I’m going to step out of my wheelhouse a bit and talk about something that has nothing to do with movement. Well, maybe a little bit, but not in the fitness sense. Regardless, the real motivation was finding this little gem I wrote a few years ago to sell my truck as I was going through some old documents on the computer. It won’t make sense without any background though, so let me tell you some old war stories.
I moved to Okinawa, Japan when I was 21 years old. I stayed there for a very long time. Life on this sub-tropical paradise was amazing thanks to lots of sunny weather, some great friends, tons of parties, but most importantly the seemingly endless jungle wilderness to explore. If you’re not familiar with Okinawa, go look at a map real quick. Look for it south of mainland Japan and just northeast of Taiwan. Zoom in. And zoom in again. Okinawa is TINY. Yet somehow there wasn’t a weekend when I could not find some old two-tracks to go off-roading down or another secret dive site that a buddy had heard of and wanted to check out.
“Okinawa may be small, but it sure keeps itself well-hidden,” as a co-worker of mine put it. This was after I showed him a beach he had never seen despite the fact that he had lived in Okinawa basically forever. Now, while I feel I’m justified in my confidence as an explorer, no amount of such skill is solely capable of getting to these places. There are some tools of the trade beyond borderline-McCandless wanderlust and the ability to use a compass. The tool that most facilitated my exploration was my 1995 Mitsubishi Pajero 4×4. To say that I loved this truck would be a ludicrous understatement.
The Pajero was nearly perfect. While living in Okinawa, I was only allowed to have one vehicle, so it had to get me through my morning commute to work at least as much as it had to smash through trees and plow through sandy beaches. Somehow, in 1995, Mitsubishi stumbled on the perfect combination of practical comfort and sheer off-road badassery that has not been seen since. I still vividly remember the first time I truly loaded it up for a SCUBA expedition. Don’t get me wrong, I had dived quite a bit before this day and many times that meant using my Pajero to get me to dive sites, but this day was a true exercise in dedication to the sport. I loaded myself and two of my friends along with all of our gear and nine SCUBA tanks. This is a two-door, short-wheel base vehicle. Somehow, with folding one-half of the split back seat, I managed to load up well over three-quarters of a ton of meat, metal and neoprene for the most epic series of dives ever, way up on one of the most inaccessible north shores of Okinawa. Amazing.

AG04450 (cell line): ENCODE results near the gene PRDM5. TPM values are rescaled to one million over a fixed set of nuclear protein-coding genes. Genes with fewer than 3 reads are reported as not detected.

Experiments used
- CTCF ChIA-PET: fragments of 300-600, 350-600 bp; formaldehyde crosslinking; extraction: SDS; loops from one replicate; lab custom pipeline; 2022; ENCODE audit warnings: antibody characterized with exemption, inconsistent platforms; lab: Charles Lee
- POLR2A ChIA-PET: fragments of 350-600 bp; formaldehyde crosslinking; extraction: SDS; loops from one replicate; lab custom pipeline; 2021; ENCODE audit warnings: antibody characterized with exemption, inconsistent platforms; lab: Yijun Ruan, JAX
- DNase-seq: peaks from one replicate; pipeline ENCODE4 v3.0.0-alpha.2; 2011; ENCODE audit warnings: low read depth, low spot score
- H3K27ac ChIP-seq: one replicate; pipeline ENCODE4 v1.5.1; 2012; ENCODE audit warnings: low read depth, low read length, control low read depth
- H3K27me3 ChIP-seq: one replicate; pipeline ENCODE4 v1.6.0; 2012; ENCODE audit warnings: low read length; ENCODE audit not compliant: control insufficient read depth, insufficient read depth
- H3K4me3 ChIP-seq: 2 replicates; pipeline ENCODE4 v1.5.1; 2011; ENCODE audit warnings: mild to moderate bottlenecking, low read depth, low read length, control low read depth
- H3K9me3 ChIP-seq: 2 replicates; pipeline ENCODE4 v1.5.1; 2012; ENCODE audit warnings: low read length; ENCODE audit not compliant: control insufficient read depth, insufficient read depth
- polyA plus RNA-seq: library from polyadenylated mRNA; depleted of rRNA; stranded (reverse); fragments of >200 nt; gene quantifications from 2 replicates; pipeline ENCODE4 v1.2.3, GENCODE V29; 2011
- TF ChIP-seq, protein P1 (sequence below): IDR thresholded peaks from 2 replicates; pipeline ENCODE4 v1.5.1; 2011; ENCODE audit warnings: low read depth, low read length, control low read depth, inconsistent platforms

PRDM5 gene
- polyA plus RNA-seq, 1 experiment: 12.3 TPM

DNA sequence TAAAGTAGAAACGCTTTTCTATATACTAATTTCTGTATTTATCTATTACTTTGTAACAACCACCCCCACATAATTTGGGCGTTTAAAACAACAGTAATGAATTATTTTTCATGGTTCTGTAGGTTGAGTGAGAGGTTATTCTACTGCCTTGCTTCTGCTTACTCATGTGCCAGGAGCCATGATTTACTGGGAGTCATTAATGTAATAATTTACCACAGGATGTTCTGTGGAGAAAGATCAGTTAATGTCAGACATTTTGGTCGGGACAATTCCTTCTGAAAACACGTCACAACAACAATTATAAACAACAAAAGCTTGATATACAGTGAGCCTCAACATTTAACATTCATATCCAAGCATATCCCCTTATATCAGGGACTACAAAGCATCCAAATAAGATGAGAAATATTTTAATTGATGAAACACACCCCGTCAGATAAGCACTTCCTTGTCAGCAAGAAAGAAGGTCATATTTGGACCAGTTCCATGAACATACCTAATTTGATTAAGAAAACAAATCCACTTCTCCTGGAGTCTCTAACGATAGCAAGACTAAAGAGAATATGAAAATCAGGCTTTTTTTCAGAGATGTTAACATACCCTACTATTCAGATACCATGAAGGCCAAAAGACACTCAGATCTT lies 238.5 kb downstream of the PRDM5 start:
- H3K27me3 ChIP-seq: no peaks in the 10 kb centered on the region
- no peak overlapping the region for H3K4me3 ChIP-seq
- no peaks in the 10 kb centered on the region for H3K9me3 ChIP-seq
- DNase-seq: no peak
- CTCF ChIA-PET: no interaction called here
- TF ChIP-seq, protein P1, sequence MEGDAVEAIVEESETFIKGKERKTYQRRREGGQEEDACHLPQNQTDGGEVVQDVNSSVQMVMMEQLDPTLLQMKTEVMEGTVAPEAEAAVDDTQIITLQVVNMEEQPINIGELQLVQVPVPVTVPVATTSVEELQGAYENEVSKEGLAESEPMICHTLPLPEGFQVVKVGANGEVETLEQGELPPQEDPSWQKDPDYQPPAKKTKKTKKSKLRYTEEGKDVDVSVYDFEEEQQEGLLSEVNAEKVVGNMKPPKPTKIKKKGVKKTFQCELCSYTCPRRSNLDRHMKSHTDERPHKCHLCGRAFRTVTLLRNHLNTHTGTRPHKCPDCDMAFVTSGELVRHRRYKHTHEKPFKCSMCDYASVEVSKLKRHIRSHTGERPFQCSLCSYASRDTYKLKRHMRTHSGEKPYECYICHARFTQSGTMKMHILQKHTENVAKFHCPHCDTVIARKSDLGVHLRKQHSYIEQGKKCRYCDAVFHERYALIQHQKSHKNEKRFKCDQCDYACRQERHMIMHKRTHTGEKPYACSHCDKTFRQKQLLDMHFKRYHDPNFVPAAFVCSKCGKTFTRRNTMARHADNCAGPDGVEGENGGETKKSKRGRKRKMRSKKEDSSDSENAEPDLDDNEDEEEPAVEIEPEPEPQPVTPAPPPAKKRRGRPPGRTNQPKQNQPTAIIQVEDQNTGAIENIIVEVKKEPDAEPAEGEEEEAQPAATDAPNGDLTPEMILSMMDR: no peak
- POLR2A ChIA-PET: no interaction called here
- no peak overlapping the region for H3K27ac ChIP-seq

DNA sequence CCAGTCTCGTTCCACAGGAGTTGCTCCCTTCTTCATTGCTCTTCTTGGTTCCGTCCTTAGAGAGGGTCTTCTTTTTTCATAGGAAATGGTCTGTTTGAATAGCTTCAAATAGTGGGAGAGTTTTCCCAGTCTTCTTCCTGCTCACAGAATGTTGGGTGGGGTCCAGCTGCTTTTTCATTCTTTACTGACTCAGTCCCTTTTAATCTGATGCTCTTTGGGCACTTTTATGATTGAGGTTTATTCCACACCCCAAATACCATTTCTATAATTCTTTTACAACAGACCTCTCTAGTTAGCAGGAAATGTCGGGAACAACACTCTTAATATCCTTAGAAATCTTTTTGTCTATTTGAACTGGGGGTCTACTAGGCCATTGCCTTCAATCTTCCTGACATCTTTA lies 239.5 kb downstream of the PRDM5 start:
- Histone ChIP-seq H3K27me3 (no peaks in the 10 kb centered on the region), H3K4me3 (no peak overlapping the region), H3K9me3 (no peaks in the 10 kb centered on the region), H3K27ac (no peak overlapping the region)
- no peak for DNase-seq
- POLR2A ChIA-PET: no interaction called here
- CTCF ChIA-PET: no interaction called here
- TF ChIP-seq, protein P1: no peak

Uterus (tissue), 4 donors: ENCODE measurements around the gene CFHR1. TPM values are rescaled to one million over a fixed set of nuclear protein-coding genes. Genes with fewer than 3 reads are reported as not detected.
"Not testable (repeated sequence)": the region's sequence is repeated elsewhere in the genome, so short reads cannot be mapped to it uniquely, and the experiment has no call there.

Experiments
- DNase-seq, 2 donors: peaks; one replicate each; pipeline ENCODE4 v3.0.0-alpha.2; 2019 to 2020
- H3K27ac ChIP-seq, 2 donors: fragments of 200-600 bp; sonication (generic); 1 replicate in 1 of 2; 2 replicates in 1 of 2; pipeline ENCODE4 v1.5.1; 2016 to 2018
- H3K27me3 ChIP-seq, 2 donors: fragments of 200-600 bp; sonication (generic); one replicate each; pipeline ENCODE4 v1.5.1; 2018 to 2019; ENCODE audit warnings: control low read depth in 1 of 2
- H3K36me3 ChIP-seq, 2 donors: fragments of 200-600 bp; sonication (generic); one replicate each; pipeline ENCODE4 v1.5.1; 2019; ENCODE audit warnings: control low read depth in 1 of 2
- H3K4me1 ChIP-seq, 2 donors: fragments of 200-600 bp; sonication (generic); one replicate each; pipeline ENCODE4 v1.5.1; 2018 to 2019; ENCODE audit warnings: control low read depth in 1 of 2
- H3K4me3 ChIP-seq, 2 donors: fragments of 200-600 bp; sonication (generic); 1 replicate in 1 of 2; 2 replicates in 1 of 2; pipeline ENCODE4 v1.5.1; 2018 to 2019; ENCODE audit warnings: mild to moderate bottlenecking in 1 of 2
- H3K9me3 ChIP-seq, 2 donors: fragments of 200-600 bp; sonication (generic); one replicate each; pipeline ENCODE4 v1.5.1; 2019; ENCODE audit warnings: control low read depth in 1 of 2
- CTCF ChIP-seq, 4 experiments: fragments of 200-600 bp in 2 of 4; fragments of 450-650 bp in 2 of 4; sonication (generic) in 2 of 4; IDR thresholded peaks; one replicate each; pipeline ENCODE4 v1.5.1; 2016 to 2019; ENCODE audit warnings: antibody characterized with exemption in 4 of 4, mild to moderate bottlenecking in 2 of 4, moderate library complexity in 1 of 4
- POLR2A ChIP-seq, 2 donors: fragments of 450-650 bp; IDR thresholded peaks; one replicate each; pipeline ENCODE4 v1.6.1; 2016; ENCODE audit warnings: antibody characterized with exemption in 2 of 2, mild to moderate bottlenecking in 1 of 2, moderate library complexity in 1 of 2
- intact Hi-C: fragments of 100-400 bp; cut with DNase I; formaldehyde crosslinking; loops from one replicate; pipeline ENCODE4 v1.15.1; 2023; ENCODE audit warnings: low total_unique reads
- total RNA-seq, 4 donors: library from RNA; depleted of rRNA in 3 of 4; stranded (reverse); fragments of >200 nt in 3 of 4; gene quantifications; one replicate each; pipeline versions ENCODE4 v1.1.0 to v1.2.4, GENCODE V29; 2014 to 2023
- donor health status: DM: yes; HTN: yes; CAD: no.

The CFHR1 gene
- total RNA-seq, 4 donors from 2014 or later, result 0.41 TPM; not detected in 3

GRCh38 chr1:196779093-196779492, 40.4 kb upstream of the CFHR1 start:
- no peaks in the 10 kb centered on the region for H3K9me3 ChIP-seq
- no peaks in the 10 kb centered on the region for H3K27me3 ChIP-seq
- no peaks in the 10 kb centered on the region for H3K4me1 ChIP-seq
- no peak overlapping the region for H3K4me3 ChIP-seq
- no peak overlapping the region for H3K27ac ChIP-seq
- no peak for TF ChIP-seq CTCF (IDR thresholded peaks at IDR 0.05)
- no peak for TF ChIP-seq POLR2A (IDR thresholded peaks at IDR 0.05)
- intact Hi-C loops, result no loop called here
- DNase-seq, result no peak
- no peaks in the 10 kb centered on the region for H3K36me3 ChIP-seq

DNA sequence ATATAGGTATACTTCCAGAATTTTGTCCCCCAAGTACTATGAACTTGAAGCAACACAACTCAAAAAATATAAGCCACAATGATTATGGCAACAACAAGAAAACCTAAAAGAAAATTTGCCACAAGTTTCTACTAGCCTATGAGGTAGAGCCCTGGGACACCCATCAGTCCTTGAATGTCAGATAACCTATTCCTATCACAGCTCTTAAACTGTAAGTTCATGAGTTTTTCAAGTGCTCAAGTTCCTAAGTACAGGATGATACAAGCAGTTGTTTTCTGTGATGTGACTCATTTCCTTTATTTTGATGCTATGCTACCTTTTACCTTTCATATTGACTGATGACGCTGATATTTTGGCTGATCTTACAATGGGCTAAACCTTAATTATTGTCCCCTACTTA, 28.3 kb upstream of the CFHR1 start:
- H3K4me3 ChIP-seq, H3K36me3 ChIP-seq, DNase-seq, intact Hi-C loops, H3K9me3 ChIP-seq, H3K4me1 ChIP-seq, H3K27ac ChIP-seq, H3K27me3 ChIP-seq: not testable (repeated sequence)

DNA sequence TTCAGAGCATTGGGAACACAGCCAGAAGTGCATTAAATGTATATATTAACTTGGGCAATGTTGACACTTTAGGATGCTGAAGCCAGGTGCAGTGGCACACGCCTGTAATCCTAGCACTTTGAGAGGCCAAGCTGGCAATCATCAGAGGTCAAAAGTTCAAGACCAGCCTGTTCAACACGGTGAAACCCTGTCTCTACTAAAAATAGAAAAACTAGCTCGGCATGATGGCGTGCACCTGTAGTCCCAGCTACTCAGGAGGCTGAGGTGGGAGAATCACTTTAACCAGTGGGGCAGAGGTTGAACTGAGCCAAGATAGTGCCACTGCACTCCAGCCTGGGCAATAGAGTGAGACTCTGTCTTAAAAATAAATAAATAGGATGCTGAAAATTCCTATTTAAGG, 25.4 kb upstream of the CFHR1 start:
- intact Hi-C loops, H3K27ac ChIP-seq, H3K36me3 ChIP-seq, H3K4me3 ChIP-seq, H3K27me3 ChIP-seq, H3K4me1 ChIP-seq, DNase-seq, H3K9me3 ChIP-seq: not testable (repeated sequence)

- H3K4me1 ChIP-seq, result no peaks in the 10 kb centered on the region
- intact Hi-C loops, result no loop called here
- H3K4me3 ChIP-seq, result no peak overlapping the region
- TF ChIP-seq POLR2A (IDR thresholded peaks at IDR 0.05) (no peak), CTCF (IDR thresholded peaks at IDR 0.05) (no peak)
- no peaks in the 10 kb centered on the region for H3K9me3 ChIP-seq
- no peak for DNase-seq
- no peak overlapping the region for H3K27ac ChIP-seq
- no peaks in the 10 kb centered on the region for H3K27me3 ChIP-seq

By now you get it, I loved that truck. It was fun, practical, and supremely capable. I would have kept it forever (though nearly 7 years isn’t too shabby), but alas it was time for me to leave my sub-tropical paradise and move back to the United States. That was a hard move for lots of reasons, leaving behind my Pajero included. Of course I toyed with the idea of shipping it home, but that simply was not an option. Unfortunately I was the last of most of my friends to leave, so there weren’t too many people I knew at the time that would have been able to properly handle this beast (the only real candidate already had his own Pajero). The search for a suitable owner was on.
On Okinawa, there is a yard-sale site called Bookoo that many foreigners used. At about the same time as I was getting ready to sell my Pajero (by getting ready I mean dealing with it emotionally), I saw an ad for a 2004 Honda Prelude. I have to give the seller credit, he came up with a pretty entertaining and attention-grabbing ad. However, I felt like the hubris he intentionally displayed for his Prelude to be misplaced on such a mediocre car. Taking a cue from his style, I wrote an ad that was semi in response to his. I didn’t keep a copy of his ad, but I did keep a copy of mine and I intend to share it here. As you read it, there are parts that seem kind of out of the blue or a bit non sequitur – they are direct call outs to the other guy’s ad or things specific to automotive processing in Japan, so don’t think about it too hard. Anyway, here it is in all its original, unedited glory: